A woman in her early 40s became a widow when her husband suddenly died. She joined her local bereavement club but found that she was the youngest member by about 25 years with very little in common with the other club members. Searching the internet she could not find any local bereavement club for people of her age and so she decided to set up her own group.
With the help of the local infrastructure network she sorted out a constitution, developed her publicity and within six months had 20 members who devised an active social programme including ten pin bowling, visits to the cinema and evenings at local pubs. She then began to get enquiries from people living in other towns and within a year there were clubs in three towns, each with its own steering group and a central committee who organised the events, ran a website and co-ordinated activities.
Case Study Reflection: Many organisations are formed because of the inspiration and hard work of an individual or a small band of individuals. It is often what makes the Voluntary and Community Sector special – the ability to see a need, respond to it and make things happen.
If you can, find out how your organisation started – was it founded because of the perception of a need, and the drive and enthusiasm of a small group of people?
One important type of organisation that you should familiarise yourself with, particularly if you are a small group, is your local infrastructure organisation. They may be a county, district, borough, city or large town organisation. They may be called an Association of Voluntary Groups, a forum, a network or, more commonly, a CVS (Council for Voluntary Services) or a CVA (Council for Voluntary Action).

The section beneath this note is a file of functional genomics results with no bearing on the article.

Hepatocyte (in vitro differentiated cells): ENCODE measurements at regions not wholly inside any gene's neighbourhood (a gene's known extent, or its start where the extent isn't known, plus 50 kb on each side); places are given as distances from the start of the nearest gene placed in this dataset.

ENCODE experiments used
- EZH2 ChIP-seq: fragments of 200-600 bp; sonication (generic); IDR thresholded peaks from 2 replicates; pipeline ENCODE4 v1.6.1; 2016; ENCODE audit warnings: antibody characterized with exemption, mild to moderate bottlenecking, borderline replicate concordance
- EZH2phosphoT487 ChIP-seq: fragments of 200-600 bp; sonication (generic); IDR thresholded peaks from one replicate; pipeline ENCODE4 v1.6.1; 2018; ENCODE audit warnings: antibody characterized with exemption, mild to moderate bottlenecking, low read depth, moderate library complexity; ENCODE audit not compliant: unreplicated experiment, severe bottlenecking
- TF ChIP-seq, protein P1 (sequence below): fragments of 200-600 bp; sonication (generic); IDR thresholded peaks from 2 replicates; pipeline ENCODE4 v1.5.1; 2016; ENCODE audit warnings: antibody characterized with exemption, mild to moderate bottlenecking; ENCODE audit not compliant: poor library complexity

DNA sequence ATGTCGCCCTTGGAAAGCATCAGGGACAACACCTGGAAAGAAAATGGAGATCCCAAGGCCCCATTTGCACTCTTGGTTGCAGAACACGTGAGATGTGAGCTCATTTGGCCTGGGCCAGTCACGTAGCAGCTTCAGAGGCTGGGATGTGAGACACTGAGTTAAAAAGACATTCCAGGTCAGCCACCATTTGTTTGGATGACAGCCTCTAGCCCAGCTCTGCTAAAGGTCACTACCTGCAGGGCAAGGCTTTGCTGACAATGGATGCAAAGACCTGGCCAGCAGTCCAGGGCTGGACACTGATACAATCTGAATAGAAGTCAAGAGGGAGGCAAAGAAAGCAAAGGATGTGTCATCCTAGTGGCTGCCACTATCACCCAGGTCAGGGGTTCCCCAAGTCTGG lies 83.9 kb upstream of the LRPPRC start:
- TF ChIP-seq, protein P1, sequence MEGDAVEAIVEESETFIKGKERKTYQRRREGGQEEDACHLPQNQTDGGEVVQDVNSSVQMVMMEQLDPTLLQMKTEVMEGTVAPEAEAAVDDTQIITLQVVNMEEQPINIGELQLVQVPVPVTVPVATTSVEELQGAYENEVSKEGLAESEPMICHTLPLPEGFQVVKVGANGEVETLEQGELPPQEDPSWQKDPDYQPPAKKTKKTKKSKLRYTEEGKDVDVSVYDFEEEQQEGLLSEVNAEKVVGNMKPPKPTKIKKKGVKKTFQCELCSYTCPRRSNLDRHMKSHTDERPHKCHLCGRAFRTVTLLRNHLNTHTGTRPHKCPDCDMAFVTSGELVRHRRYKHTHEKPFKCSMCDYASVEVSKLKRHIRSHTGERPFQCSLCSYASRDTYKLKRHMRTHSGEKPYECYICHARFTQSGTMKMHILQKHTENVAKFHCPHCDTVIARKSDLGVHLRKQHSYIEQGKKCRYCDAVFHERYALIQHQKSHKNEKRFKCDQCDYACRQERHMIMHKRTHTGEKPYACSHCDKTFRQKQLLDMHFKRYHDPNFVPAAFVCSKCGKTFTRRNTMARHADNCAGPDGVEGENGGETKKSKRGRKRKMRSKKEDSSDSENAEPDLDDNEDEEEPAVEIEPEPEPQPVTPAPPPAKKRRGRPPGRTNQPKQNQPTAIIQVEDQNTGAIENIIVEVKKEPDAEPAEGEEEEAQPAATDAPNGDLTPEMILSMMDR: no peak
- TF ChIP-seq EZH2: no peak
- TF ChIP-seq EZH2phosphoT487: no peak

Infrastructure organisations have been set up to provide support for voluntary groups within their area and their services can range from acting as a consultation body to sharing template policies and procedures, organising voluntary sector training in a wide range of subjects to offering a disclosure and barring checking service. Often they have developed information services about legislation and current funding sources. They can be particularly useful at times when a group has a crisis because of financial or personnel problems.
|Trustee Discussion Point
Discuss with your trustees whether your group is in touch with your local infrastructure group. What services do they provide? Are you, as a group, taking full advantage of their services? What other ways could you benefit from your local infrastructure group?
|Exercise 1 – Do You Have the Bigger Picture?
Try this exercise, which is based on recent national research. Here you will find ten statements about the Voluntary and Community Sector and those who work or volunteer in the sector – eight of them are true, two of them false. Can you identify the TWO FALSE statements? Don’t worry if you are only guessing.
Statistics are taken from the National Council of Voluntary Organisations (NCVO) UK Civil Society Almanac 2021.
Click on ‘Read More‘ below to view our suggested answers.